⚑ I wanted to give everyone a few days before I commented on this.
What can I possibly say here that you haven’t already thought or read before? Tim Pollard at CAR is first to report that Volkswagen is “shaking up” its approach to infotainment.
An approach Volkswagen CEO, Thomas Schäfer, admitted only because the company now knows what it needs to do. His words.
Does it? I wish it well.
I was going to bury this next part, but it’s too important: IN THE YEAR 2000, CARMAKERS HAD SUCH A SWEET THING GOING.
Here is this world-altering invention with an established global fanbase, well-honed designs, embedded in popular culture, and essential to several major economies.
There have always been problems, sure, but car manufacturers are well aware none of them will be solved solely by software. What did automakers do? Hire tons of people for IT.
The IT people get in and ask essential questions, but those involved at a higher level really don’t understand the implications and kick the ball down the line…more long lunches…supplier visits…another delayed over-the-air update.
When writers like me (and many others) started to raise red flags in the early to mid 2000s, much was brushed aside in the name of transformative change.
What I heard from countless industry insiders was, “We know! All we need is a bit of new tech, a sprinkle of software, government help to keep emissions standards consistent, tax breaks to lower production costs…and we’re good!”
I believe that creating a vehicle interior—Tesla’s—that revolves around what its screen can do leads to a much different result than simply adding screens to replace what a vehicle interior always did.
That SWEET THING GOING was the overall experience of driving a car that doesn’t often beep, chime, warn, or blink at its occupants. Driving is what millions of people did to get away from it all.
Automakers insisted on connecting themselves to customers, not the other way around.
A surprising number of readers here at ZIGZAG are absolute IT gurus, in a non-car design field, or are heavily into gaming.
And the rest of you have been using computers for a decade or more; I feel confident in speaking as if we’re all power users. For the rest…
In 1994, Jakob Nielsen published a set of 10 usability heuristics for interaction design have become well-known in subsequent years except, apparently, to automakers. How would the typical vehicle touchscreen fare by these maxims?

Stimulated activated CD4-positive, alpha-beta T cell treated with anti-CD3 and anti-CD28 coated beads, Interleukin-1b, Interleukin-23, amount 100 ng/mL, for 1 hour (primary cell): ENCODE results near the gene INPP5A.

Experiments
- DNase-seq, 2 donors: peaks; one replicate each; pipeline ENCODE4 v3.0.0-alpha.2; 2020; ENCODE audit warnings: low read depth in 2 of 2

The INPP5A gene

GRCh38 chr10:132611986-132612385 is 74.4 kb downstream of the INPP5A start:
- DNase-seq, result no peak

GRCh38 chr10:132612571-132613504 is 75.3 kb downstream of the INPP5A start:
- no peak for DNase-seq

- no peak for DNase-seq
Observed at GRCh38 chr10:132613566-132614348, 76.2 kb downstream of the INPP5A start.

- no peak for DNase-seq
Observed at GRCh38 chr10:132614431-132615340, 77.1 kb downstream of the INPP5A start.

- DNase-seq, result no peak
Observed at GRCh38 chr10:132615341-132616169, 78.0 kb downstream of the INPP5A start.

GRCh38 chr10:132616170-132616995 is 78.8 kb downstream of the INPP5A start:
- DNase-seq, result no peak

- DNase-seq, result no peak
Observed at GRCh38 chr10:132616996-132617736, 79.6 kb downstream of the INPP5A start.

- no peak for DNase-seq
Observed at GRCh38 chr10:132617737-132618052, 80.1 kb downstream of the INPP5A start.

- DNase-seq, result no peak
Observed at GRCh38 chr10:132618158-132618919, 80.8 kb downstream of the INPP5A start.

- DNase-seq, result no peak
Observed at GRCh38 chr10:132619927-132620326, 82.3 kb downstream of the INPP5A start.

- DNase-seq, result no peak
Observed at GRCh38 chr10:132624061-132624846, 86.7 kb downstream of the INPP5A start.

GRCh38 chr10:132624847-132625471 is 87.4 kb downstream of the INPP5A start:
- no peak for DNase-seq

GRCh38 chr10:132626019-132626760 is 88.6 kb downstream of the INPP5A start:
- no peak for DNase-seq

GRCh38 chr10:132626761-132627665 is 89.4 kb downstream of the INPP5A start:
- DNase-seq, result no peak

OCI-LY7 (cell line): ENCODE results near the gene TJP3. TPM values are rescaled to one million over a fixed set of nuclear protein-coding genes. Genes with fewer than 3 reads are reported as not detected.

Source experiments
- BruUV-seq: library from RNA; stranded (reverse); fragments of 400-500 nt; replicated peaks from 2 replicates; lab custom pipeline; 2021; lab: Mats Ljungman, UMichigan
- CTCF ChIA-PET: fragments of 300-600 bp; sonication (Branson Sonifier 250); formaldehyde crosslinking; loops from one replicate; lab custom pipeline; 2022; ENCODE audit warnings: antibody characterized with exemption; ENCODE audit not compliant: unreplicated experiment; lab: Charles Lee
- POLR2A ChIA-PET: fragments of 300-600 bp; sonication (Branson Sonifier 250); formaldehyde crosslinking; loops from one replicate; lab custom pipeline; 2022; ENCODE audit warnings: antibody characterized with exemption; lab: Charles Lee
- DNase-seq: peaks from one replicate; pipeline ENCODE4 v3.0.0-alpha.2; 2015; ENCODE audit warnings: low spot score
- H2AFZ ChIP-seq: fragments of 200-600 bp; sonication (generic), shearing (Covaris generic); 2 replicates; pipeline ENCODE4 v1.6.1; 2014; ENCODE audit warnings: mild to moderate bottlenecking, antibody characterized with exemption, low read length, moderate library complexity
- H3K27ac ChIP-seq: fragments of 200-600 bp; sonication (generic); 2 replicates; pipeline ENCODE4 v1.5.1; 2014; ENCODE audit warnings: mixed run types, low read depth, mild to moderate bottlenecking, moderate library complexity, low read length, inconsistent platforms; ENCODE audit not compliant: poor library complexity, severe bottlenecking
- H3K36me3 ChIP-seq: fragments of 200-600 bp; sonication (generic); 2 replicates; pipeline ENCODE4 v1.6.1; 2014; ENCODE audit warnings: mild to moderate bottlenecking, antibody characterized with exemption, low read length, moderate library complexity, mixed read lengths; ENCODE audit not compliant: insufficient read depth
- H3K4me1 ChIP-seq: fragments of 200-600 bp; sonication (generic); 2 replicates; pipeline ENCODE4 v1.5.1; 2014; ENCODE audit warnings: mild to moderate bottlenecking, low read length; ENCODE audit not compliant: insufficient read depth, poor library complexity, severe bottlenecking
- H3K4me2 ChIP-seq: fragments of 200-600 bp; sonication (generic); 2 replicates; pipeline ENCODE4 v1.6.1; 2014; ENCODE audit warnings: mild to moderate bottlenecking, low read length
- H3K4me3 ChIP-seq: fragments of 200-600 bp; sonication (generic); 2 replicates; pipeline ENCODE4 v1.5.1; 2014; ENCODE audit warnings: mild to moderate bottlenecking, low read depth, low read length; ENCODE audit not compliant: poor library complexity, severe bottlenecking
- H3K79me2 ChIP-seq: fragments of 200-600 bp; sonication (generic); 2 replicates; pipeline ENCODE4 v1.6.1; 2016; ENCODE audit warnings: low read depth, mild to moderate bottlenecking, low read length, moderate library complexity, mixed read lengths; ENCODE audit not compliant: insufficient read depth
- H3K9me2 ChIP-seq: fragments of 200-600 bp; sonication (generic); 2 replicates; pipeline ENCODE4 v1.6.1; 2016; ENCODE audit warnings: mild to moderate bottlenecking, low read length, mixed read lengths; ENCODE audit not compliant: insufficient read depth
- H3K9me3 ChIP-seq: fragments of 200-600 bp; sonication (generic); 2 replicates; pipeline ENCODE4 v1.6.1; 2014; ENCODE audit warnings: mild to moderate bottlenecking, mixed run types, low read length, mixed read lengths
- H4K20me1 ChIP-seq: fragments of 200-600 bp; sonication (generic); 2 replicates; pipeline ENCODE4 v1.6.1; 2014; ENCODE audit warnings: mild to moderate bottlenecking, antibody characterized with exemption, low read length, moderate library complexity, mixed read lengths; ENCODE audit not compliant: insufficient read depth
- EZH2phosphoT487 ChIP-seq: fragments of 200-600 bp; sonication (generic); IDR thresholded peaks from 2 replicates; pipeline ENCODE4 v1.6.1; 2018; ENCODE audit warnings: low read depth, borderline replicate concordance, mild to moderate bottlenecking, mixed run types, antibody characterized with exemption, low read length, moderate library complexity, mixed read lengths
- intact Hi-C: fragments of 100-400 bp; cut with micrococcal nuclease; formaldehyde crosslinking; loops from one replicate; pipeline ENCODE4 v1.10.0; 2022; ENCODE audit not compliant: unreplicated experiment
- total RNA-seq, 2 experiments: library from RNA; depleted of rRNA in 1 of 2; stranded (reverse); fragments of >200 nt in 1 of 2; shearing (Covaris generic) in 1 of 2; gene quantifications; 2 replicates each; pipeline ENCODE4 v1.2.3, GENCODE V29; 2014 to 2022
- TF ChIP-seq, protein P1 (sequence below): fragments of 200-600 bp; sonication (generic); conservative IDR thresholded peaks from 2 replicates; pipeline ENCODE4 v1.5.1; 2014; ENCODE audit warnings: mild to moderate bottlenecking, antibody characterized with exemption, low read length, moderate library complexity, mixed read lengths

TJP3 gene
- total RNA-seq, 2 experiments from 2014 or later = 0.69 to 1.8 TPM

- Visibility of system status – The design should always keep users informed about what is going on, through appropriate feedback within a reasonable amount of time.
- Match between system and the real world — The design should speak the users' language. Use words, phrases, and concepts familiar to the user, rather than internal jargon. Follow real-world conventions, making information appear in a natural and logical order.
- User control and freedom — Users often perform actions by mistake. They need a clearly marked "emergency exit" to leave the unwanted action without having to go through an extended process.
- Consistency and standards — Users should not have to wonder whether different words, situations, or actions mean the same thing. Follow platform and industry conventions.
- Error prevention — Good error messages are important, but the best designs carefully prevent problems from occurring in the first place. Either eliminate error-prone conditions, or check for them and present users with a confirmation option before they commit to the action.
The whole list—and Nielsen Norman Group’s excellent work—is worth a browse. For me, it’s #5 where the fundamental benefit of choosing buttons over screen interaction becomes most obvious: mis-tapped buttons is easy to correct.
When controls are buried within menus, discovery needs to happen—where is the thing? Was the correct thing chosen? Was there an error message? Did the system kick the user back to the home screen anyway? Can the user find it again? …and so on.
Feel free to fight the safety fight, noting the time our eyes spend off the road—but this method of interaction sucks, simply, on a human level.
Who gets a pass? Tesla. Why? Because for all of its software’s well-documented foibles, Tesla made the correct move of creating its own software ecosystem broadly deployed across all of its models. (Then went and undid all that solid thinking with its Autopilot rollout…)
Tesla knows what it is selling and its customers think they know what they’re getting.
Imagine working at an automaker, developing these user interaction systems across brand guidelines, localizations, three trim levels, two screens, and using modem technology or software destined, eventually, to be obsolete.
Back to Volkswagen.
If you’re in corporate communications and know you’re making changes, it makes sense to take a PR hit in order to spin this into a narrative of listening to customers, improving products, and so on.
Will these “shakeups” get at the heart of the issue—that Volkswagen, like many others, is convinced its role in society involves reinvention in order to provide Software-Defined Vehicles.
Tragedy being: customers only ever wanted a better version of what Volkswagen was already doing. A decent price, practical interior, no-nonsense looks, acceptable fuel economy, and a solid “German” feel reinforced with every click, ratchet, and touchpoint press.
Here are two renders of the upcoming De Tomaso P900, a car expected to be loud, fast, and filled with all sorts of needlessly exotic materials.
It’s exciting! But these are renders, and this is De Tomaso—how do you say, “I’ll believe it when I see it” in Italian?